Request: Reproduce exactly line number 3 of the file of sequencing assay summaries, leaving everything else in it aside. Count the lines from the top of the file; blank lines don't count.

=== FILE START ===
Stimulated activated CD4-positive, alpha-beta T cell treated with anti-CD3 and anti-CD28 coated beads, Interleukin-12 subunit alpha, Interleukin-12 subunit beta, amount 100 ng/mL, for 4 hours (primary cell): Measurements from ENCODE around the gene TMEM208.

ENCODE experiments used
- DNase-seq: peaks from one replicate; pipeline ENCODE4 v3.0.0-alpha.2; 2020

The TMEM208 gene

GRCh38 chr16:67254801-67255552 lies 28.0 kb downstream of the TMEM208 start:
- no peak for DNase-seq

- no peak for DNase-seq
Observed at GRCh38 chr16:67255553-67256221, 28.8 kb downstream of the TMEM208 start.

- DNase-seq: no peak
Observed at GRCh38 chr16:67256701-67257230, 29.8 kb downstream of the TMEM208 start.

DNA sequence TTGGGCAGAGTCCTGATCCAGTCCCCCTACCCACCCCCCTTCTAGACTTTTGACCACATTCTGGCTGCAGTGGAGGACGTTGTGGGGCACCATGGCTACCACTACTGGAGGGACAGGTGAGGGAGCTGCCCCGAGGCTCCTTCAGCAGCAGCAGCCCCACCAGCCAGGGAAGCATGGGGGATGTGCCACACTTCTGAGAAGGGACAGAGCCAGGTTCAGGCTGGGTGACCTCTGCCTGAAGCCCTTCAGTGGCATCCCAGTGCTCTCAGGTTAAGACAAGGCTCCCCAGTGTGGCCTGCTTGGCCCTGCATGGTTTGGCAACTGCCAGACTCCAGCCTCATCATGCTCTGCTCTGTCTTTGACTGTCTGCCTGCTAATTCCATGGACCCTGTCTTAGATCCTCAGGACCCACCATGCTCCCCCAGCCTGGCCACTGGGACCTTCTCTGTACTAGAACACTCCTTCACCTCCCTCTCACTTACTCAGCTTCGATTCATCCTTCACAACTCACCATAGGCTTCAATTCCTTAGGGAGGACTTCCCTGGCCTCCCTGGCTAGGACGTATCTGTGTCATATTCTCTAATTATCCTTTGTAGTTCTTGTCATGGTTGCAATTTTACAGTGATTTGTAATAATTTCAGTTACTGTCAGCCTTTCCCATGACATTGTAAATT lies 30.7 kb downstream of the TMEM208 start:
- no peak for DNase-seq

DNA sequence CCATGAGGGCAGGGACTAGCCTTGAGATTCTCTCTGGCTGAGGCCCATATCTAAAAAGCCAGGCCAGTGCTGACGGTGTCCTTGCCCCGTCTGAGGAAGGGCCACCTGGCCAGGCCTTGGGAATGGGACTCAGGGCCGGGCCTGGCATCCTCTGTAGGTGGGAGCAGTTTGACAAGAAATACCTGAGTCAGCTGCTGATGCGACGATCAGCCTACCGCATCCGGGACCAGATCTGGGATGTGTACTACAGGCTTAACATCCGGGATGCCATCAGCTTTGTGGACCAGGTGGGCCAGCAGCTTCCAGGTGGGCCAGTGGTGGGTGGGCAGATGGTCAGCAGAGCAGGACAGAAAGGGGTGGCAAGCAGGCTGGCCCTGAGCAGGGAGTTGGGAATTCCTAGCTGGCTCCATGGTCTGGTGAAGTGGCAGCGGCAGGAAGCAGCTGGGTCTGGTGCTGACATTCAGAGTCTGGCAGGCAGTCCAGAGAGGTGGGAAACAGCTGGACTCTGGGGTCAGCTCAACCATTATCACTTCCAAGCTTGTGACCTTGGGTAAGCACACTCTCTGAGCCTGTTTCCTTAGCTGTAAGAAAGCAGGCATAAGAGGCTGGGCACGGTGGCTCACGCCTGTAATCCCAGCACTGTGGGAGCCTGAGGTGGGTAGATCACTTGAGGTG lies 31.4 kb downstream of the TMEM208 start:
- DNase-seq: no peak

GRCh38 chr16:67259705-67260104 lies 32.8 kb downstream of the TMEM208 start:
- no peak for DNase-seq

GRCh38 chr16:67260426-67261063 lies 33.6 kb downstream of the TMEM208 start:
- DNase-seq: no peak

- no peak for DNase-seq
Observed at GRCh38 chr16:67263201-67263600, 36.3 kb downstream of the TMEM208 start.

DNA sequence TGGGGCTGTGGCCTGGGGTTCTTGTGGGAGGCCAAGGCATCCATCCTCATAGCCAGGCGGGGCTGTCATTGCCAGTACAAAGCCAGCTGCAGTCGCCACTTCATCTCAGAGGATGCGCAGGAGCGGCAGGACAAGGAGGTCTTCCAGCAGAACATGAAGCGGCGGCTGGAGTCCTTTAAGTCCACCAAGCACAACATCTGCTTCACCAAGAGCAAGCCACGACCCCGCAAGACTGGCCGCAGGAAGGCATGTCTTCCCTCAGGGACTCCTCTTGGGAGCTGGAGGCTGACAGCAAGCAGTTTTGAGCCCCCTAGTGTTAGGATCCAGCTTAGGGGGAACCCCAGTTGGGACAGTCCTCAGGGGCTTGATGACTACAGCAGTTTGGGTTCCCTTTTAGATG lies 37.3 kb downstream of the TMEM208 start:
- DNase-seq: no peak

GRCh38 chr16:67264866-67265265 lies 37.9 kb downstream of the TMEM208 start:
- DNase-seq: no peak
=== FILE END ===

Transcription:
- DNase-seq: peaks from one replicate; pipeline ENCODE4 v3.0.0-alpha.2; 2020